Using string variables, designers can maintain consistent language and tone throughout their design, which is crucial for branding and user experience.

How to create string variables in Figma

How to manage Figma variables

The management of Figma variables is centralized in the Variables modal. This user-friendly interface is where designers can access all their defined variables. The modal presents a comprehensive view, making navigating through the variables being used in a project more manageable.

Figma allows users to handle up to 5,000 variables per collection. This high limit mainly caters to the needs of large-scale projects, ensuring that designers have ample capacity for managing extensive variables.

The difference between variables and styles

If you’re new to Figma variables, you might be wondering – how are variables in Figma different from styles? Let’s see.

While both serve as foundational elements in design systems, being sources of truth and updatable across team libraries, they still have distinct roles. Two key distinctions exist between styles and variables: the types of values they use and how they appear on the screen.

What's the difference between variables and styles in Figma

Single Color Values

In digital colors, each shade has its specific value. For instance, white is denoted as #FFFFFF in the HEX code. Some shades, like #808080, can have added transparency, say 50%. These represent single-color values.

Combining Colors

You get multiple values when you mix two or more colors. A typical example is gradients, where different colors blend. Color variables are limited to one color (solid colors).

Flexibility of Color Styles

Color styles, unlike variables, can handle both single and mixed color values. This includes solid colors, gradients, images, GIFs, videos, and various blending options. Color variables can only hold single color values.

Usage in Design

Both variables and styles can be used for coloring and outlining design elements. Variables can be used as styles.

Figma variables are made to hold one or more values, but they can only show one value at any given time, similar to looking at one card in a deck at a time. 

Variables can change value depending on their context and parent elements (like frames or sections), allowing you to easily switch a light-mode mobile screen in English to a dark-mode tablet screen in German if variables are well set up. Styles are only used for consistency, while variables can also have logic assigned to them within a collection.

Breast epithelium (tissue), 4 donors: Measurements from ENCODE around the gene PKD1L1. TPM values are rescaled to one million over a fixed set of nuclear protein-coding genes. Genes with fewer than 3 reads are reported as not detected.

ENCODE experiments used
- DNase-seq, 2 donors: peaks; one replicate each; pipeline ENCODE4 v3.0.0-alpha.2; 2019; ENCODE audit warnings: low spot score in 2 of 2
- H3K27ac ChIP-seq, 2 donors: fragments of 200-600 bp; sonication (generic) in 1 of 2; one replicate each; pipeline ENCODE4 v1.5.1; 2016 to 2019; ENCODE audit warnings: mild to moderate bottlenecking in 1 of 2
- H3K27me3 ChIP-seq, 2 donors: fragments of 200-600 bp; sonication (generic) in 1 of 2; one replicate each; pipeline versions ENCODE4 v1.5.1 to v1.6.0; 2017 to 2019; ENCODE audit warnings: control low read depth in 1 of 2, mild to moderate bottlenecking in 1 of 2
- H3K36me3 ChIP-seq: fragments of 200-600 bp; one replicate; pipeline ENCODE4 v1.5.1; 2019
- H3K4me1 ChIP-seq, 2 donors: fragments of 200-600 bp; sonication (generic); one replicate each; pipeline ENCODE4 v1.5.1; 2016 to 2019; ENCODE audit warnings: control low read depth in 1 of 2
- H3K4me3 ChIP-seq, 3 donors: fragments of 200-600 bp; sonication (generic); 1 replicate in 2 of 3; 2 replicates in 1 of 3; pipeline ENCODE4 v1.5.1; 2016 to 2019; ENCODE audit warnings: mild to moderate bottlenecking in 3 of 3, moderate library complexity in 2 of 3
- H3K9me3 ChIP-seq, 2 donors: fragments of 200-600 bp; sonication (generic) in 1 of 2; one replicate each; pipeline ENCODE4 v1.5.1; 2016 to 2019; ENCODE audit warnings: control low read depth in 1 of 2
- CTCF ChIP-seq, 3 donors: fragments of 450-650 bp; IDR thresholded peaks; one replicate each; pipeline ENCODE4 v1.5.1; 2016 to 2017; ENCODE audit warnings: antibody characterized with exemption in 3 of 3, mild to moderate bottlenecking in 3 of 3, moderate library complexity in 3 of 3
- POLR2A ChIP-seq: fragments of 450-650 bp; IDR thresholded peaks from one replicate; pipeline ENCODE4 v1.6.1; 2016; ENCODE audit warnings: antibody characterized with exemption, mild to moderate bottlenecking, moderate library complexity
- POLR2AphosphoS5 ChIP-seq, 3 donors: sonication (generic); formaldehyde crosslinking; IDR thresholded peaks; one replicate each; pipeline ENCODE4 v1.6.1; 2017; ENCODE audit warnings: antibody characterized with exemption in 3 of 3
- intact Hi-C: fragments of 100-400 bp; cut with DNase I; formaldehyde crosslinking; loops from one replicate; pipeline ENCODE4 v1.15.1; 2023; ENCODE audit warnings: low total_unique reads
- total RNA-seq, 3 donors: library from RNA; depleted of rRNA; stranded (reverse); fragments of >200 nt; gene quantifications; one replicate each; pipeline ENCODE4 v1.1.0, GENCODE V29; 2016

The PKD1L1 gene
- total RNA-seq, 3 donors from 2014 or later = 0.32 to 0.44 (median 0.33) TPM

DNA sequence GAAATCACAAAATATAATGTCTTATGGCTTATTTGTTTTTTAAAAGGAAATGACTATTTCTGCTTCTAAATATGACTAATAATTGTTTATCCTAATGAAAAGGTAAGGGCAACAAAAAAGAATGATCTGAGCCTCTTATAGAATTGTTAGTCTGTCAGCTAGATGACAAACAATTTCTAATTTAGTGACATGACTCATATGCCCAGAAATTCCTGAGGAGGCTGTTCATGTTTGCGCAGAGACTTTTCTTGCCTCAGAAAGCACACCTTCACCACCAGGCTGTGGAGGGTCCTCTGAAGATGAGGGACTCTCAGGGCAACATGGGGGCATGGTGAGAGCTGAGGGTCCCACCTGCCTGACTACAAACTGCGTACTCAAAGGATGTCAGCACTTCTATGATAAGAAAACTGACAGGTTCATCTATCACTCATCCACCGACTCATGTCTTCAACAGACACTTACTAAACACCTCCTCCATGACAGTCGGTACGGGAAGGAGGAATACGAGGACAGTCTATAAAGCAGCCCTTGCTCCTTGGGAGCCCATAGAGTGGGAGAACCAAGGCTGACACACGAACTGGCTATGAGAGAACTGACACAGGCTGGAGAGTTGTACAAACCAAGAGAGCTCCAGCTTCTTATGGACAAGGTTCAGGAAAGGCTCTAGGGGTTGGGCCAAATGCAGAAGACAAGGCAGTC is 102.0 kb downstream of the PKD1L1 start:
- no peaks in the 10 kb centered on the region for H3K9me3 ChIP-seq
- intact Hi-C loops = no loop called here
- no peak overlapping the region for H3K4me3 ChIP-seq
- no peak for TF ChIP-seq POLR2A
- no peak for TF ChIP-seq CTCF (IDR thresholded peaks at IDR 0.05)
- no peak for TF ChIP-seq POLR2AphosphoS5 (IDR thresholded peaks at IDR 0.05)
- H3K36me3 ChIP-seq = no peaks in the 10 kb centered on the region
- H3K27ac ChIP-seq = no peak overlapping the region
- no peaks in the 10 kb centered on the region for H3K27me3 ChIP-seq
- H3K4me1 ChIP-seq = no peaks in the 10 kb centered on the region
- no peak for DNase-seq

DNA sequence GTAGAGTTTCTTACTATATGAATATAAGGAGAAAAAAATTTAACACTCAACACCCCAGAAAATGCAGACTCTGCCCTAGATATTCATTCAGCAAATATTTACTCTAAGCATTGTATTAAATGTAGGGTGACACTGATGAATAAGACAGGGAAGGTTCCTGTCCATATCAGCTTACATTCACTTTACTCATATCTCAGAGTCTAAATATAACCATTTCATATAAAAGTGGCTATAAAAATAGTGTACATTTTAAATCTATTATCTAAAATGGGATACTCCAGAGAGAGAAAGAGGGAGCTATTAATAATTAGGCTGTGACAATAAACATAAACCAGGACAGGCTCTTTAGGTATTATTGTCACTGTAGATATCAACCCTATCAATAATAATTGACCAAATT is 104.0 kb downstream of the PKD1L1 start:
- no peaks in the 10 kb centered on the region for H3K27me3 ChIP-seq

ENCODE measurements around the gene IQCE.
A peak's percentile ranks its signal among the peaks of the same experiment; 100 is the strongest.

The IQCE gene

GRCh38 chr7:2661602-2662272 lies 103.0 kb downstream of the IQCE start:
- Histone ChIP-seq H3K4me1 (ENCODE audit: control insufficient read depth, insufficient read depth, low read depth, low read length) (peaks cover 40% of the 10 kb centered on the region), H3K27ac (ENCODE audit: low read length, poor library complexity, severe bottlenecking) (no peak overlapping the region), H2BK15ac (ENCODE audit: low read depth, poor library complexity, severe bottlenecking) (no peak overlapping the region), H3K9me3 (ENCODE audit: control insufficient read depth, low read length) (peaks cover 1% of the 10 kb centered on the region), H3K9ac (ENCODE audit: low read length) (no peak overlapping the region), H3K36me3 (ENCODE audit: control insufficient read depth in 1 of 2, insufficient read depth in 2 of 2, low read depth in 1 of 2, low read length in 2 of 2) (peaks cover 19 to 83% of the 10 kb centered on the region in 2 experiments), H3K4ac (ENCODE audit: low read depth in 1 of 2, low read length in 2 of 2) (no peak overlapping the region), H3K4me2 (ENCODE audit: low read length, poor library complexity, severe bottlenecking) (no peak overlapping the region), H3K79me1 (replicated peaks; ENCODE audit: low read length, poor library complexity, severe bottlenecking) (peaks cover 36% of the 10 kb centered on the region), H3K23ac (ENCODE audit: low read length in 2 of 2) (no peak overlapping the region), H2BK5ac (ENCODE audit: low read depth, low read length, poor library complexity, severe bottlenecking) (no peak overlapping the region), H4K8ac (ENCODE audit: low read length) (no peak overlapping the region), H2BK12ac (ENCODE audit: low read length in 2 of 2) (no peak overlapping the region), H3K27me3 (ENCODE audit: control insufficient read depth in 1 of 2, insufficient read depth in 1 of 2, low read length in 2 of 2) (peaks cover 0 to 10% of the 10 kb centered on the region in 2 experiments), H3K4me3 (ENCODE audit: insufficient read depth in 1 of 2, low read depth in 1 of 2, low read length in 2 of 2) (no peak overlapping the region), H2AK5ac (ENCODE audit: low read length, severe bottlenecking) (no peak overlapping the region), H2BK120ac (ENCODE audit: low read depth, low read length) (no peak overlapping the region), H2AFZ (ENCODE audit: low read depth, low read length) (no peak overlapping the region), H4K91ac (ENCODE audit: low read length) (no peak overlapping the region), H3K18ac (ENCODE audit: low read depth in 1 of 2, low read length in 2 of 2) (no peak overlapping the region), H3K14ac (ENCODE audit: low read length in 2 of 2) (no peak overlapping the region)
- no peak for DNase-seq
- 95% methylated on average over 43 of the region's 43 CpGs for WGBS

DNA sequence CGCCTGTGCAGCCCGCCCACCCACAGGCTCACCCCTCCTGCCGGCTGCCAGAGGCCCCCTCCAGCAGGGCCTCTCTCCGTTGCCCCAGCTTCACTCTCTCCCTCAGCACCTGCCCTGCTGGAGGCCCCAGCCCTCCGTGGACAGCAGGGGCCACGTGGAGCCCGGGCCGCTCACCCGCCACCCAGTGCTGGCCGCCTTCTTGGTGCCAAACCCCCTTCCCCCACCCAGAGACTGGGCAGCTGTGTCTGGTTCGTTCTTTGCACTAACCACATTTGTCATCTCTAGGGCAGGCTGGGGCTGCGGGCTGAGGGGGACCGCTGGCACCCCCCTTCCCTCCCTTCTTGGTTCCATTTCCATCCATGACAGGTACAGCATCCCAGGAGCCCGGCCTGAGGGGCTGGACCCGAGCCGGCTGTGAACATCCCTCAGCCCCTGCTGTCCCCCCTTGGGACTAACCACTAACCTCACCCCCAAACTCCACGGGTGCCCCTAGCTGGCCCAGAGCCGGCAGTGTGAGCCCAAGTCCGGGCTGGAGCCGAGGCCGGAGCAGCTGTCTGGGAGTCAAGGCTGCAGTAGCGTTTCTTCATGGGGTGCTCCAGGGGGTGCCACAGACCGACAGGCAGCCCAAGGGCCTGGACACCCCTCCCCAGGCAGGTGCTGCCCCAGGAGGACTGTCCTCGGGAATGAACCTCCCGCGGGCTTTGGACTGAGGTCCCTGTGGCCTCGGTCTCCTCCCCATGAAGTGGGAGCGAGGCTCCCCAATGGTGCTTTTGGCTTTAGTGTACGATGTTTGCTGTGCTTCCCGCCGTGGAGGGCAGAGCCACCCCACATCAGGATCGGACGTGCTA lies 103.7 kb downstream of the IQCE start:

How to Organize Figma Variables

Efficiency in managing Figma Variables is crucial. Let’s dive deeper into the efficiency aspect of managing Figma Variables, such as bulk editing and organizing Figma variables into groups and collections.

Bulk Editing Features

One of the standout features in Figma is the ability to edit multiple variables at once. This bulk editing capability is a time-saver, especially when dealing with large numbers of variables. For instance, if a series of color variables need to be adjusted to a new color scheme, this feature allows all relevant variables to be updated in one action rather than editing each individually.

Bulk editing not only improves efficiency but also ensures consistency across the design. It’s instrumental when making widespread changes affecting various project components.

How to bulk edit variables in Figma

Organizing Variables into Groups and Collections

Organizing Variables in Figma into groups and collections is a strategic way to manage them effectively. Groups can be formed based on the variable type (like color, number, string, or Boolean) or their application within the design (like branding elements, UI components, or typography settings).

Collections are broader categories that can encompass multiple groups. For example, a “Brand Identity” collection might include color, language, and spacing groups. This hierarchical organization allows designers to easily navigate and access variables, particularly in complex projects with many elements.